The point of Open Source is that hopefully you don't have to re-invent the wheel a hundred times, you can instead select from a bunch of wheels folks have made.  When you are done with your project, it too becomes a wheel if you publish it (which you should).  Someone else may have a need for what you did.. not exact replica, but close... they may then add their own whatever to it, and so on and so forth.

Even if you DO reinvent the wheel (I have, in an easy to carry triangular shape) your particular approach is likely to be unique.. and at a minimum, you learn something while having fun.  Can't beat that with a stick!

« Last Edit: June 15, 2012, 05:16:14 pm by focalist » Logged

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I took the more basic things like the servo and IR library and that's about it to be honest with you, I had to look at a couple of different sketches becuase I did everything in steps like I started with the servo on sweep then I added a push button along with edits to the servo's range of motion. Then I removed the button and put an IR on it, followed by a series of relays, Then I had to assign the remote signals to a single function, along with adding some extras to the project.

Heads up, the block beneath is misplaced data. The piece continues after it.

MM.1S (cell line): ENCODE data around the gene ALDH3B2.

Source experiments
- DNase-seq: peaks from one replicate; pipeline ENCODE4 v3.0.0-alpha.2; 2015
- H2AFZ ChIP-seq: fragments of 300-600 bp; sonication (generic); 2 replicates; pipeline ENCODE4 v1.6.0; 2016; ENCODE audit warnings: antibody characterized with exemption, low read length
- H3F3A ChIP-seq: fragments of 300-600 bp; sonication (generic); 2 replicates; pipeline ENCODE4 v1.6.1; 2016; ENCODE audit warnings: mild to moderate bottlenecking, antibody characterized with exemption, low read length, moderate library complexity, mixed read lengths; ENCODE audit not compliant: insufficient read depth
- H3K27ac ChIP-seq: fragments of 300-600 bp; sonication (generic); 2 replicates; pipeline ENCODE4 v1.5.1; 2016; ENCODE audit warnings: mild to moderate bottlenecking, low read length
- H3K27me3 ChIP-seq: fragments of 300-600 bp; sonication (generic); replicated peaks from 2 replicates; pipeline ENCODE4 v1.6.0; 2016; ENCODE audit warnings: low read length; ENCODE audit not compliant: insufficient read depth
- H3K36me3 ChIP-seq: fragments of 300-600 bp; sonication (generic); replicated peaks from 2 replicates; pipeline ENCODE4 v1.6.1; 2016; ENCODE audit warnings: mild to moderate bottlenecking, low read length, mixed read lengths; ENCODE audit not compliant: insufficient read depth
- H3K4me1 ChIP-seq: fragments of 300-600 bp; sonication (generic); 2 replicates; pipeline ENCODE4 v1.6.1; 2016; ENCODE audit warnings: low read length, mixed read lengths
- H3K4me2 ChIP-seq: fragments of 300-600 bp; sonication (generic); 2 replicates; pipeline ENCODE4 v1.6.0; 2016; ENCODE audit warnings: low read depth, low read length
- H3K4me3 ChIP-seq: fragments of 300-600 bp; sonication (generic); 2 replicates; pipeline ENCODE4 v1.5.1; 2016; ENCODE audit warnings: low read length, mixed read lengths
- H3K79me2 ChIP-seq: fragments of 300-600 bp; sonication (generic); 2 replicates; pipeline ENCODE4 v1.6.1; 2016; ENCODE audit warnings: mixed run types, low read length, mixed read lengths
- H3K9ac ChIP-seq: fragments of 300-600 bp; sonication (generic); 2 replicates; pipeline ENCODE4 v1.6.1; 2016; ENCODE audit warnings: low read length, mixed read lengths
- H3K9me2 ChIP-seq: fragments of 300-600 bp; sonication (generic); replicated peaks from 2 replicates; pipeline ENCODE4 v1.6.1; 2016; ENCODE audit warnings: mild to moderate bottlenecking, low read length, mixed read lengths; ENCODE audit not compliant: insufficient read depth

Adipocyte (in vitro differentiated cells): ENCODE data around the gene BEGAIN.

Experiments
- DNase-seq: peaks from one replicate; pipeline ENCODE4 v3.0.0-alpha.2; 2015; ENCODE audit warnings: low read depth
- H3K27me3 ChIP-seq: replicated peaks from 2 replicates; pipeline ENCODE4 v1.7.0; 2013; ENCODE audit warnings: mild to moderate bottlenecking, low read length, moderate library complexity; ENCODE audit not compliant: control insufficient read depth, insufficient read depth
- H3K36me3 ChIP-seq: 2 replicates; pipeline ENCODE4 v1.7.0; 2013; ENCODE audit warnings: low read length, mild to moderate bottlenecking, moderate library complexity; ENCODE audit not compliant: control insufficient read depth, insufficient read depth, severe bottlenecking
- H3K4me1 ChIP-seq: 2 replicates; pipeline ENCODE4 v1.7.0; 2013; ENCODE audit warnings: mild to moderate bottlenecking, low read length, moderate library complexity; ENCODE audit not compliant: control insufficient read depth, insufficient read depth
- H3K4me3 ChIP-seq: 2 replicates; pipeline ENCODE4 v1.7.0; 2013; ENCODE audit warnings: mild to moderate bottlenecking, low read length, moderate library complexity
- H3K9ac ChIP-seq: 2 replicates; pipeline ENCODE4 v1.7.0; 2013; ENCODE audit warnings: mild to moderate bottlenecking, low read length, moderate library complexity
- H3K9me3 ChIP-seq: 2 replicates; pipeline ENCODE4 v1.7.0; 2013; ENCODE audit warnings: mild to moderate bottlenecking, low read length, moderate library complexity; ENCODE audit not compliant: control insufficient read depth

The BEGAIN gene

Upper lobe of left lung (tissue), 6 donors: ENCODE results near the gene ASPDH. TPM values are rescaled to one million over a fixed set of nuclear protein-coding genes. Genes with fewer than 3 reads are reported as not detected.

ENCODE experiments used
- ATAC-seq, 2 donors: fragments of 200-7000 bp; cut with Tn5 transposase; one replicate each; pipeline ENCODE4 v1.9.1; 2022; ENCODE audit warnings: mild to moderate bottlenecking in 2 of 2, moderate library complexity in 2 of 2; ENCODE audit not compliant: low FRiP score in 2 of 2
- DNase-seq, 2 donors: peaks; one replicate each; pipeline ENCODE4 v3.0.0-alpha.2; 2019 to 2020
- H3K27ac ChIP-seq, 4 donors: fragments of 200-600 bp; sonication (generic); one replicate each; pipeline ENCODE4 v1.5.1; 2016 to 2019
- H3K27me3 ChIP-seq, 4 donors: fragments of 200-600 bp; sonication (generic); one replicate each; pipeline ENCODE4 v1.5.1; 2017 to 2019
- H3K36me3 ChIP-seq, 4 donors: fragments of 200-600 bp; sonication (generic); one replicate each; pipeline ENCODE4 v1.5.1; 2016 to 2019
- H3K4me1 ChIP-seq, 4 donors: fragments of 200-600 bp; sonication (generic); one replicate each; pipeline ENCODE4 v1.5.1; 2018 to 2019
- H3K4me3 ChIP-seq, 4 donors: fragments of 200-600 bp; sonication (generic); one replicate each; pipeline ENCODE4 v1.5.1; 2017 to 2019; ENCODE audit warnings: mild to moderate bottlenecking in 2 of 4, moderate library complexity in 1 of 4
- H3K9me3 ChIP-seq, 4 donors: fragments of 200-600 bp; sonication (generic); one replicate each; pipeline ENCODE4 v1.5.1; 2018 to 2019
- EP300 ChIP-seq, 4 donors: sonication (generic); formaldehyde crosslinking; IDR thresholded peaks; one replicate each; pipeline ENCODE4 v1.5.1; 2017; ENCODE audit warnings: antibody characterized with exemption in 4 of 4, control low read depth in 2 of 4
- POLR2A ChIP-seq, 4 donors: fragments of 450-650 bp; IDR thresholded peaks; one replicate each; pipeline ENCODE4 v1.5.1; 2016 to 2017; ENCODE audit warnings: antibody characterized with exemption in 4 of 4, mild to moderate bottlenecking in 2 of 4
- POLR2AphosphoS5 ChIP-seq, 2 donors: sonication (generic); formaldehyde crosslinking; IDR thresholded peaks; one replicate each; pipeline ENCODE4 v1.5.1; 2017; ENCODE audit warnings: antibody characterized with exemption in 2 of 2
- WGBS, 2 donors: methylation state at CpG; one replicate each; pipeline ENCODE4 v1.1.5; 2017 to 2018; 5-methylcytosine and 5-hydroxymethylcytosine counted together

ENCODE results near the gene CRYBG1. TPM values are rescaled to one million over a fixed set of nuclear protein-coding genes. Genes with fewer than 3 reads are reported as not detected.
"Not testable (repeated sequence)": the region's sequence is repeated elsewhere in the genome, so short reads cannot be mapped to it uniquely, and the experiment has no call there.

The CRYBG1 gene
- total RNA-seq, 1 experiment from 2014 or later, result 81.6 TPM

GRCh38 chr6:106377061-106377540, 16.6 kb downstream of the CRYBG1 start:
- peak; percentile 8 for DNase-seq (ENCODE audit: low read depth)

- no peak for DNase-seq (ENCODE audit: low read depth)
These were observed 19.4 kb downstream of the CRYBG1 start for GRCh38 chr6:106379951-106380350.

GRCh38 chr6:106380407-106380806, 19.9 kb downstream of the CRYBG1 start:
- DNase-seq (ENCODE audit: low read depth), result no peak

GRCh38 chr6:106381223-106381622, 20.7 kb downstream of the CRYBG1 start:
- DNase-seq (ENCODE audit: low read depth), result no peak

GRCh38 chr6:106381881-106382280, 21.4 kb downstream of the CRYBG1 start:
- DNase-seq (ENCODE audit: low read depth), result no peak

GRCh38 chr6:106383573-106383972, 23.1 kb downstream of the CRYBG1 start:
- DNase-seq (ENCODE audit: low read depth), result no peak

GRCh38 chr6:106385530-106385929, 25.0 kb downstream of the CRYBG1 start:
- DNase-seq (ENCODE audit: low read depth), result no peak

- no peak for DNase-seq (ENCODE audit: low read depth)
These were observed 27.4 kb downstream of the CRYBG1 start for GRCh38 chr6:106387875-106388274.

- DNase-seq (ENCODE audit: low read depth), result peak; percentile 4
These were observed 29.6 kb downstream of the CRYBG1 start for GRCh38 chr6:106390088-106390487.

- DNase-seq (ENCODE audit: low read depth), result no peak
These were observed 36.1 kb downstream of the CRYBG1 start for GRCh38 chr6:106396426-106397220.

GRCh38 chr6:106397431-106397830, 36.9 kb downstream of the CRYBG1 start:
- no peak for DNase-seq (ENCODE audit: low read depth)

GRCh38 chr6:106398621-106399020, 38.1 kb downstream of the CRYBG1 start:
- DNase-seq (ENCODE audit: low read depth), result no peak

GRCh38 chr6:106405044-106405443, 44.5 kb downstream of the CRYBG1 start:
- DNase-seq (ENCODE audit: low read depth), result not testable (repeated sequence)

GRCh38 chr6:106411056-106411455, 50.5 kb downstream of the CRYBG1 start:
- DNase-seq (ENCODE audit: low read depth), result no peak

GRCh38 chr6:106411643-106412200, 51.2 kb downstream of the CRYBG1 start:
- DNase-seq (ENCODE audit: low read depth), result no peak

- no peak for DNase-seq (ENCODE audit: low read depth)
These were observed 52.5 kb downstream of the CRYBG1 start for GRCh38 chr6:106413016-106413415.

Now my problem about sharing what I have made is that it's not the safest thing and has to do with a firarm and I don't want that to be in the hands of the wrong people because I have morals. But on the other hand I can hardley contain my excitment about how cool this project is and I want to share it and show it off. But, I really don't thing it would be a good idea to share this.

See, I'm an amputee and it's hard for me to shoot some of my guns so I made this to help me get some use out of my toys that I can't part with. You know it's like you said. I'm not reinventing the wheel, I'm just putting my own spin on it. I know there are similar items out there but to be able to build it, the way I want it, is what makes the difference. On top of it, I'm combining two of my favorite hobbies and making something that will go along with my "never let anything hold you back" attitude in regards to my disability. I don't like that word "disability", by calling yourself disabled, it's close to saying "I give up". Where there is a will there is a way and at any point I come across something that posses a challange, I go for it, and will not stop until I bring home the W!

Anyways, once I'm done with this project, I'm looking forward to my next big idea. At least I have a little background into the software, hell I have even learned some hardware tricks as well in this process. None the less, this fourm is awesome and there are a lot of good people on here and there is a big community type feel to it. Again, thank you for the replies on this fourm! Just out of curriosity what kind of projects have you done using the Arduino?